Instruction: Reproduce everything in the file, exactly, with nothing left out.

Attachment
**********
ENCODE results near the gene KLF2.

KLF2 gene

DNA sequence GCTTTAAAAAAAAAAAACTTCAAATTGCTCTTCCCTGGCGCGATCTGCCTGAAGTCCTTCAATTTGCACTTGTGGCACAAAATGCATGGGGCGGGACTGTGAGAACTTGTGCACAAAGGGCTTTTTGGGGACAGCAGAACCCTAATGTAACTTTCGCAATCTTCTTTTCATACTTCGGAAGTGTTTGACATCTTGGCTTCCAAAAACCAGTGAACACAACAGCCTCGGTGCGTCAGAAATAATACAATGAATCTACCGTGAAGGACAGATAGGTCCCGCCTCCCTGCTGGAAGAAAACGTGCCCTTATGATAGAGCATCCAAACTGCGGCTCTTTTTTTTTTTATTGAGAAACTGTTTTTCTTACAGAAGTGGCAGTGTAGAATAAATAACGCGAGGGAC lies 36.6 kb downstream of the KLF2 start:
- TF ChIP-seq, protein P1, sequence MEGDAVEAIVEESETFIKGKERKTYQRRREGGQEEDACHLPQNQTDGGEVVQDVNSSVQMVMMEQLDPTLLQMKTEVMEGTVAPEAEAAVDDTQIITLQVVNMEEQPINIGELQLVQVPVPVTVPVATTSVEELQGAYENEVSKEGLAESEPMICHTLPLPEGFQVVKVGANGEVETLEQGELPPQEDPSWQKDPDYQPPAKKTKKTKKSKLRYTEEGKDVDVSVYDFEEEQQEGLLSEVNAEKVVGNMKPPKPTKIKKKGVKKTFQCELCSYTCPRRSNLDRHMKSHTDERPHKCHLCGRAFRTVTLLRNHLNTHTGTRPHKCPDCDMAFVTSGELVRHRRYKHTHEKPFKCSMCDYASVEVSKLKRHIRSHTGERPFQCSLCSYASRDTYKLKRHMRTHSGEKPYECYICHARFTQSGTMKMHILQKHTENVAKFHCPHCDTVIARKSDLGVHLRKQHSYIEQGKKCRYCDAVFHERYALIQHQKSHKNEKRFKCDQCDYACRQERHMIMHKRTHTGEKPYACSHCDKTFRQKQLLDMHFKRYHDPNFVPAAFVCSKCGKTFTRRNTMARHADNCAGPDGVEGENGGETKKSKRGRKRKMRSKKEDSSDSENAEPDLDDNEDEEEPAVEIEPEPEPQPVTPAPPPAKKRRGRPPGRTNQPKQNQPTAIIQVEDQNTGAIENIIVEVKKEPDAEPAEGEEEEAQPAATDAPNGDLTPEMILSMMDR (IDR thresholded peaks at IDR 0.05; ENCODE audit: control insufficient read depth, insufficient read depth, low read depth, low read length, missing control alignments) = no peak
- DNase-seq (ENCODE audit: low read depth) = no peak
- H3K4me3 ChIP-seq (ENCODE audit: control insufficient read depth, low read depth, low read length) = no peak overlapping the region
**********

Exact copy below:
ENCODE results near the gene KLF2.

KLF2 gene

DNA sequence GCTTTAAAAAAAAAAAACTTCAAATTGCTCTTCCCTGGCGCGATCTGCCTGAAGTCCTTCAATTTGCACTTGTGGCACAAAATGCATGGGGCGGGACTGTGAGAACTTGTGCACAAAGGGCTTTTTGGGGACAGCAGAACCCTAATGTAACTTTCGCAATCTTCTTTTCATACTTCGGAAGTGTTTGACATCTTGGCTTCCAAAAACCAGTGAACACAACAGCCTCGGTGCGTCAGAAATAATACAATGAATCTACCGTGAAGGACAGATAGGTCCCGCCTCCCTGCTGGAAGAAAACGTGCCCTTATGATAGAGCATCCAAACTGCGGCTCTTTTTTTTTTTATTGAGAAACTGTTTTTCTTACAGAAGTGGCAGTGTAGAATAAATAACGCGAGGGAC lies 36.6 kb downstream of the KLF2 start:
- TF ChIP-seq, protein P1, sequence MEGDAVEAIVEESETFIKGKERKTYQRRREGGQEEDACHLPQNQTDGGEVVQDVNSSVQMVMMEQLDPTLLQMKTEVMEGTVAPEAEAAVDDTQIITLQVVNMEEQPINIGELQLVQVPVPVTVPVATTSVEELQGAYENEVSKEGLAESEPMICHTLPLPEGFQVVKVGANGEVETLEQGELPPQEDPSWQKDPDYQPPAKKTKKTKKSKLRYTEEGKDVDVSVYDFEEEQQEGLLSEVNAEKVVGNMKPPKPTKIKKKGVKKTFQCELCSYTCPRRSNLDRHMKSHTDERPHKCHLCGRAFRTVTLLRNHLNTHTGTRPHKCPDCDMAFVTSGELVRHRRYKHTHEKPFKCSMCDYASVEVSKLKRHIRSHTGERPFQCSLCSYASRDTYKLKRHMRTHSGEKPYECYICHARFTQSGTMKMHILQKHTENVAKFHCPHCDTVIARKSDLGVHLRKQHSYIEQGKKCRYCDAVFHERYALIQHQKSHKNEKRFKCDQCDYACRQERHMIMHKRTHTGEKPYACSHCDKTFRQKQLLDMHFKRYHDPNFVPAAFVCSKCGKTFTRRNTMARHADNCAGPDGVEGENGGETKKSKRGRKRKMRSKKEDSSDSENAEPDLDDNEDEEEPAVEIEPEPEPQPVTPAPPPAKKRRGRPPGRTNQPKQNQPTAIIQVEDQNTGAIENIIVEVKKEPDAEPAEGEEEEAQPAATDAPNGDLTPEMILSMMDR (IDR thresholded peaks at IDR 0.05; ENCODE audit: control insufficient read depth, insufficient read depth, low read depth, low read length, missing control alignments) = no peak
- DNase-seq (ENCODE audit: low read depth) = no peak
- H3K4me3 ChIP-seq (ENCODE audit: control insufficient read depth, low read depth, low read length) = no peak overlapping the region